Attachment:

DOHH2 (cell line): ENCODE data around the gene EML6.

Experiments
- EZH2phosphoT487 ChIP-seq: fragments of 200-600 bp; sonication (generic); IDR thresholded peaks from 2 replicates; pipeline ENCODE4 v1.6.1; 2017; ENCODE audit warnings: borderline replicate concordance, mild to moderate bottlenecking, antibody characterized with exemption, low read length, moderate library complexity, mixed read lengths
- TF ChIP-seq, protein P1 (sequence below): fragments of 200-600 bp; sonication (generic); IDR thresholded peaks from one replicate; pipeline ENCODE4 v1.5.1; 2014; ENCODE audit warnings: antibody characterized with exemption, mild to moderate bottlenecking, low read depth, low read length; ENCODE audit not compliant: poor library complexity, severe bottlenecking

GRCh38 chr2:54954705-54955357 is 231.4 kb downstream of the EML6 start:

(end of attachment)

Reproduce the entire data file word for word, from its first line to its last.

DOHH2 (cell line): ENCODE data around the gene EML6.

Experiments
- EZH2phosphoT487 ChIP-seq: fragments of 200-600 bp; sonication (generic); IDR thresholded peaks from 2 replicates; pipeline ENCODE4 v1.6.1; 2017; ENCODE audit warnings: borderline replicate concordance, mild to moderate bottlenecking, antibody characterized with exemption, low read length, moderate library complexity, mixed read lengths
- TF ChIP-seq, protein P1 (sequence below): fragments of 200-600 bp; sonication (generic); IDR thresholded peaks from one replicate; pipeline ENCODE4 v1.5.1; 2014; ENCODE audit warnings: antibody characterized with exemption, mild to moderate bottlenecking, low read depth, low read length; ENCODE audit not compliant: poor library complexity, severe bottlenecking

GRCh38 chr2:54954705-54955357 is 231.4 kb downstream of the EML6 start: